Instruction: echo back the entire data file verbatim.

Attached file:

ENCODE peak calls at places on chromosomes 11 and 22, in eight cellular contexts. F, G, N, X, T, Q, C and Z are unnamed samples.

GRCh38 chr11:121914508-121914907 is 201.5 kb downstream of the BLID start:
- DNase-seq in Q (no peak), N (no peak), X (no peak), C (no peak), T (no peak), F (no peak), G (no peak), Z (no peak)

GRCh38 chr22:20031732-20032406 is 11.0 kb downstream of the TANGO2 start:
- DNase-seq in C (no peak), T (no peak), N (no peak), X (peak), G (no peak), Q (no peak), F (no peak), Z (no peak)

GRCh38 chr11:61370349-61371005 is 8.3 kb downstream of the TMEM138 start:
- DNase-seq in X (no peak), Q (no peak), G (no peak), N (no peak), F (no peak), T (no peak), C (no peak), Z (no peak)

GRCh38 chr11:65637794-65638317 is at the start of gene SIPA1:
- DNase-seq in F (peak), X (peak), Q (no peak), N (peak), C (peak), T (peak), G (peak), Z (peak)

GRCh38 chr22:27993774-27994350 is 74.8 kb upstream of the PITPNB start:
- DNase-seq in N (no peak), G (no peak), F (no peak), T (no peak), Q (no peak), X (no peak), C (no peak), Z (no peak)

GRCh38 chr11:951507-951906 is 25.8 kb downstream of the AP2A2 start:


ENCODE peak calls at places on chromosomes 11 and 22, in eight cellular contexts. F, G, N, X, T, Q, C and Z are unnamed samples.

GRCh38 chr11:121914508-121914907 is 201.5 kb downstream of the BLID start:
- DNase-seq in Q (no peak), N (no peak), X (no peak), C (no peak), T (no peak), F (no peak), G (no peak), Z (no peak)

GRCh38 chr22:20031732-20032406 is 11.0 kb downstream of the TANGO2 start:
- DNase-seq in C (no peak), T (no peak), N (no peak), X (peak), G (no peak), Q (no peak), F (no peak), Z (no peak)

GRCh38 chr11:61370349-61371005 is 8.3 kb downstream of the TMEM138 start:
- DNase-seq in X (no peak), Q (no peak), G (no peak), N (no peak), F (no peak), T (no peak), C (no peak), Z (no peak)

GRCh38 chr11:65637794-65638317 is at the start of gene SIPA1:
- DNase-seq in F (peak), X (peak), Q (no peak), N (peak), C (peak), T (peak), G (peak), Z (peak)

GRCh38 chr22:27993774-27994350 is 74.8 kb upstream of the PITPNB start:
- DNase-seq in N (no peak), G (no peak), F (no peak), T (no peak), Q (no peak), X (no peak), C (no peak), Z (no peak)

GRCh38 chr11:951507-951906 is 25.8 kb downstream of the AP2A2 start: